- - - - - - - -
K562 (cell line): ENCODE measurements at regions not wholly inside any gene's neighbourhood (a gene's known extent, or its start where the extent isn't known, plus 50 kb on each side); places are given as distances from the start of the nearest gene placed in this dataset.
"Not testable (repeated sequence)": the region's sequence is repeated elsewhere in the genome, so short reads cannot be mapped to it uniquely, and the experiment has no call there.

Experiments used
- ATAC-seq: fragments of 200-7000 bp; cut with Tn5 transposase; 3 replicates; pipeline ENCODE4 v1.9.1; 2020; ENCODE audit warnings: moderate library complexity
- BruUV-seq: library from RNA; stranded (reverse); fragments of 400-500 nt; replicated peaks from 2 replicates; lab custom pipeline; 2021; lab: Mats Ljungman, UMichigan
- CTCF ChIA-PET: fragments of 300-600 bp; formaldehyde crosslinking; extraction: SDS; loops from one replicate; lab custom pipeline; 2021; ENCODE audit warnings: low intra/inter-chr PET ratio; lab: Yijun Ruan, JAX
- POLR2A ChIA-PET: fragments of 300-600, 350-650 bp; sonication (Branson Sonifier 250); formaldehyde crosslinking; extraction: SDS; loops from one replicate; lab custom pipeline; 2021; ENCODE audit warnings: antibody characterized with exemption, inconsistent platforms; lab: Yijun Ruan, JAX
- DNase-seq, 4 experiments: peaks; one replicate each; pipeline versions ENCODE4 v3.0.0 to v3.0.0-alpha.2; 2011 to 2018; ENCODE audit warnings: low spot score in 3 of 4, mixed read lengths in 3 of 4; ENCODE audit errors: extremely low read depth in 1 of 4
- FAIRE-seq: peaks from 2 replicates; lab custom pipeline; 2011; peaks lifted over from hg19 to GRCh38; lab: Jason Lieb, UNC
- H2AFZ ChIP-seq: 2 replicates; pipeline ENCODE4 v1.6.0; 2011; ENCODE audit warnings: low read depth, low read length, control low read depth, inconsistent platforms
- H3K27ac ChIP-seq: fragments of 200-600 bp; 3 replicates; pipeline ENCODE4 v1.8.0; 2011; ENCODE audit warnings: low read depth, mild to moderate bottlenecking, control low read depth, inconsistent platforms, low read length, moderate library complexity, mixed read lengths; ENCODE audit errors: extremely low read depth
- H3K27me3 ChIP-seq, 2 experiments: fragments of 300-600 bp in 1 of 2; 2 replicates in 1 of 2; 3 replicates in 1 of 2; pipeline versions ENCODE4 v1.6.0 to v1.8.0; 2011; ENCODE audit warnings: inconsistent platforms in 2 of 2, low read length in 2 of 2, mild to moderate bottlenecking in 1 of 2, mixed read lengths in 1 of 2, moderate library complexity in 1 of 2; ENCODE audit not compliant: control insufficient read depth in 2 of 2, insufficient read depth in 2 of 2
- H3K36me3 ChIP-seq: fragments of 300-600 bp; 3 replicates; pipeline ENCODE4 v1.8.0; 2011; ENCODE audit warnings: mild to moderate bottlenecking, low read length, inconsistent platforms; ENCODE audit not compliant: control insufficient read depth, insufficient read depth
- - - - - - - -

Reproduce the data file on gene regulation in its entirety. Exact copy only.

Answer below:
K562 (cell line): ENCODE measurements at regions not wholly inside any gene's neighbourhood (a gene's known extent, or its start where the extent isn't known, plus 50 kb on each side); places are given as distances from the start of the nearest gene placed in this dataset.
"Not testable (repeated sequence)": the region's sequence is repeated elsewhere in the genome, so short reads cannot be mapped to it uniquely, and the experiment has no call there.

Experiments used
- ATAC-seq: fragments of 200-7000 bp; cut with Tn5 transposase; 3 replicates; pipeline ENCODE4 v1.9.1; 2020; ENCODE audit warnings: moderate library complexity
- BruUV-seq: library from RNA; stranded (reverse); fragments of 400-500 nt; replicated peaks from 2 replicates; lab custom pipeline; 2021; lab: Mats Ljungman, UMichigan
- CTCF ChIA-PET: fragments of 300-600 bp; formaldehyde crosslinking; extraction: SDS; loops from one replicate; lab custom pipeline; 2021; ENCODE audit warnings: low intra/inter-chr PET ratio; lab: Yijun Ruan, JAX
- POLR2A ChIA-PET: fragments of 300-600, 350-650 bp; sonication (Branson Sonifier 250); formaldehyde crosslinking; extraction: SDS; loops from one replicate; lab custom pipeline; 2021; ENCODE audit warnings: antibody characterized with exemption, inconsistent platforms; lab: Yijun Ruan, JAX
- DNase-seq, 4 experiments: peaks; one replicate each; pipeline versions ENCODE4 v3.0.0 to v3.0.0-alpha.2; 2011 to 2018; ENCODE audit warnings: low spot score in 3 of 4, mixed read lengths in 3 of 4; ENCODE audit errors: extremely low read depth in 1 of 4
- FAIRE-seq: peaks from 2 replicates; lab custom pipeline; 2011; peaks lifted over from hg19 to GRCh38; lab: Jason Lieb, UNC
- H2AFZ ChIP-seq: 2 replicates; pipeline ENCODE4 v1.6.0; 2011; ENCODE audit warnings: low read depth, low read length, control low read depth, inconsistent platforms
- H3K27ac ChIP-seq: fragments of 200-600 bp; 3 replicates; pipeline ENCODE4 v1.8.0; 2011; ENCODE audit warnings: low read depth, mild to moderate bottlenecking, control low read depth, inconsistent platforms, low read length, moderate library complexity, mixed read lengths; ENCODE audit errors: extremely low read depth
- H3K27me3 ChIP-seq, 2 experiments: fragments of 300-600 bp in 1 of 2; 2 replicates in 1 of 2; 3 replicates in 1 of 2; pipeline versions ENCODE4 v1.6.0 to v1.8.0; 2011; ENCODE audit warnings: inconsistent platforms in 2 of 2, low read length in 2 of 2, mild to moderate bottlenecking in 1 of 2, mixed read lengths in 1 of 2, moderate library complexity in 1 of 2; ENCODE audit not compliant: control insufficient read depth in 2 of 2, insufficient read depth in 2 of 2
- H3K36me3 ChIP-seq: fragments of 300-600 bp; 3 replicates; pipeline ENCODE4 v1.8.0; 2011; ENCODE audit warnings: mild to moderate bottlenecking, low read length, inconsistent platforms; ENCODE audit not compliant: control insufficient read depth, insufficient read depth